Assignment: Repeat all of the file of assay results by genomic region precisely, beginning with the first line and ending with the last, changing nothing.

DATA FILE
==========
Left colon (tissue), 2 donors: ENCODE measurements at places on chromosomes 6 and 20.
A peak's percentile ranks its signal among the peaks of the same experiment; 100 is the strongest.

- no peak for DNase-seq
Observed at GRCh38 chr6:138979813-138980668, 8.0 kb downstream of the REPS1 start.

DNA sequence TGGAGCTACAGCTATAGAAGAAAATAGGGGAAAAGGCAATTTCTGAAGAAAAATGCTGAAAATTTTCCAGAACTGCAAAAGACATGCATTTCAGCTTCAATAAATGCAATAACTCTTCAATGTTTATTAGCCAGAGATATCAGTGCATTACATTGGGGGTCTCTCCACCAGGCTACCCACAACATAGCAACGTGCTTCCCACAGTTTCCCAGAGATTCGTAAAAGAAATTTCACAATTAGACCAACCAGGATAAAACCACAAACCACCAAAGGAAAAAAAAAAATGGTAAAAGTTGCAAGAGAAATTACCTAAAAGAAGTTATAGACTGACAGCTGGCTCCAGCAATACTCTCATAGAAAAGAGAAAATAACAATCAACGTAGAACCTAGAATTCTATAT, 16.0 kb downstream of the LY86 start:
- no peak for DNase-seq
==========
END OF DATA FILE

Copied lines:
Left colon (tissue), 2 donors: ENCODE measurements at places on chromosomes 6 and 20.
A peak's percentile ranks its signal among the peaks of the same experiment; 100 is the strongest.

- no peak for DNase-seq
Observed at GRCh38 chr6:138979813-138980668, 8.0 kb downstream of the REPS1 start.

DNA sequence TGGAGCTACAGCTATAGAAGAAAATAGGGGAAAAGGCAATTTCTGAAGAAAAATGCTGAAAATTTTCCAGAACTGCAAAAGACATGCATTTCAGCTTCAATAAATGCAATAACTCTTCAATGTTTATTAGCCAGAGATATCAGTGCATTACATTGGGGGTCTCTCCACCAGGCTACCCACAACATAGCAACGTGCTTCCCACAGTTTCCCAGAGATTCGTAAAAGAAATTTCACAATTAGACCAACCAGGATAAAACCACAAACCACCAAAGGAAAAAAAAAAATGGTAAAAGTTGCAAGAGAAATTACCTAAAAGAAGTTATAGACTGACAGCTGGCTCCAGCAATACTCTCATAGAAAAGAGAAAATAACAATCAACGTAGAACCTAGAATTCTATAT, 16.0 kb downstream of the LY86 start:
- no peak for DNase-seq